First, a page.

Saturday, May 9, 2009

Five Customer Service Pitfalls

Sales and service companies rely on new customers and repeat business to expand the profits of their businesses. Optimally they hope each new customer will stay on board. The way to ensure repeated business is through better customer service.

How you treat your customers is vitally important to the success of your business. And repeat business happens when customers are satisfied with the initial transaction, including the level of service, price, and follow-up, such as refunds and guarantees. Part of customer satisfaction derives from confidence in the supplier. As products become more technologically evolved, customers look to sales and service people to be more knowledgeable in the products they sell. Because of this, good customer service continues to be an essential aspect of a successful business.

The following are five customer service pitfalls to avoid:

1. Incompetence: If sales and service staff do not have adequate training and expertise, they may give out antiquated or incorrect information. Most customers are relying on sales and service staff to know the products, including specifications and performance.

2. Disorganization: Messiness and sloppiness are signs of disorganization. When customer service personnel can’t find anything, don’t know anything, and everything is in a constant state of chaos, it is a poor reflection on your business. Customers like to feel that sales and service employees are in control of the situation. A seemingly organized business reassures the customer that you can do the job and provide the sales and service necessary. Providing organized customer service makes customers want to come back. Many computer programs are available to help you better organize your company’s customer service.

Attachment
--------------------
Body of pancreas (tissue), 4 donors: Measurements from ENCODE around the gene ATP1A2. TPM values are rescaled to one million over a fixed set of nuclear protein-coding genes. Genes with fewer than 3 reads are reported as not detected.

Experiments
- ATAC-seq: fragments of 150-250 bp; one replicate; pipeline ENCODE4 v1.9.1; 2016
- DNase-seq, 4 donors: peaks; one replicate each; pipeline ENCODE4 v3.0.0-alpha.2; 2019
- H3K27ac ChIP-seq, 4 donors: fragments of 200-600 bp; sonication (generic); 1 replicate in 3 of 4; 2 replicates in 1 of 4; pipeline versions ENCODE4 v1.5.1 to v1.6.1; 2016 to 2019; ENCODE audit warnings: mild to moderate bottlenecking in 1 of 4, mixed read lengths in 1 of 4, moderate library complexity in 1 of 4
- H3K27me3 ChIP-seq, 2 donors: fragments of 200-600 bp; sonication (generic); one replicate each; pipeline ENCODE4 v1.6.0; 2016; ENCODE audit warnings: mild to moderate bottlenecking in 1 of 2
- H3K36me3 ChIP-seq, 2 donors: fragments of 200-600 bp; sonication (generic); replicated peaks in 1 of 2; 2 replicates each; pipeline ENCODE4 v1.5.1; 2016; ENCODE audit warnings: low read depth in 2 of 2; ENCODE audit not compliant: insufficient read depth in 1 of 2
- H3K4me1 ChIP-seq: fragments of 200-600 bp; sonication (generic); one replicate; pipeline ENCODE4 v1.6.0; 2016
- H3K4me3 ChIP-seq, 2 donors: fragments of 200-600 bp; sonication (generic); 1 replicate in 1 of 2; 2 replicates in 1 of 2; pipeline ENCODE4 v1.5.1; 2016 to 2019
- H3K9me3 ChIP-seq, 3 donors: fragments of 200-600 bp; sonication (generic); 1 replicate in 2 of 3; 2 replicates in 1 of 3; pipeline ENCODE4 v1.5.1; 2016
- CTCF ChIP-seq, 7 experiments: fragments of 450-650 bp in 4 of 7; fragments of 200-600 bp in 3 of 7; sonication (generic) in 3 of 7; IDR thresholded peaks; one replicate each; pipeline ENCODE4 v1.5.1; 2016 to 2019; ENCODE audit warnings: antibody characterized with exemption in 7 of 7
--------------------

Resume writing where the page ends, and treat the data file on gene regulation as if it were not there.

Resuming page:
3. Unprofessional manner: Language, dress, and basic manners can be important to many of your customers. Many businesses have an expected decorum that you should at least recognize. Of course, bankers dress one way and fitness trainers another; the idea is to dress the part and make your customers feel comfortable and confident in your ability to meet their sales and service needs. Customer service personnel need to be trained in how to handle customers in a professional manner, one that makes the customer’s interaction with your company a positive experience.

4. Lack of a standard policy: Your policy toward your customers should be clearly spelled out and consistently followed. Customers do not like it when one salesperson tells them one thing and another salesperson tells them something completely different. Any discounts, return policies, and guarantees should be spelled out in writing to customers as well as reinforced by your customer service employees at the time of a sale. Generally company policy should be on the customer’s receipt in addition to being posted visibly throughout the business establishment.

5. Delays and unreliability: When deliveries, appointments, and repairs are always late it erodes your customers’ satisfaction and confidence. When customers can’t rely on you to get a product or service to them in a timely manner it is bound to discourage them and stop them from coming back. Granted, sometimes delays do happen and can’t be avoided. When this occurs, make amends to customers and assure them it won’t happen again. Giving the customer a discount because of a late delivery lessens the inconvenience, lets the customer know you are sorry, and increases the chances the customer will continue do business with you in the future.

Source: Barbara Swenson at AllBusiness.

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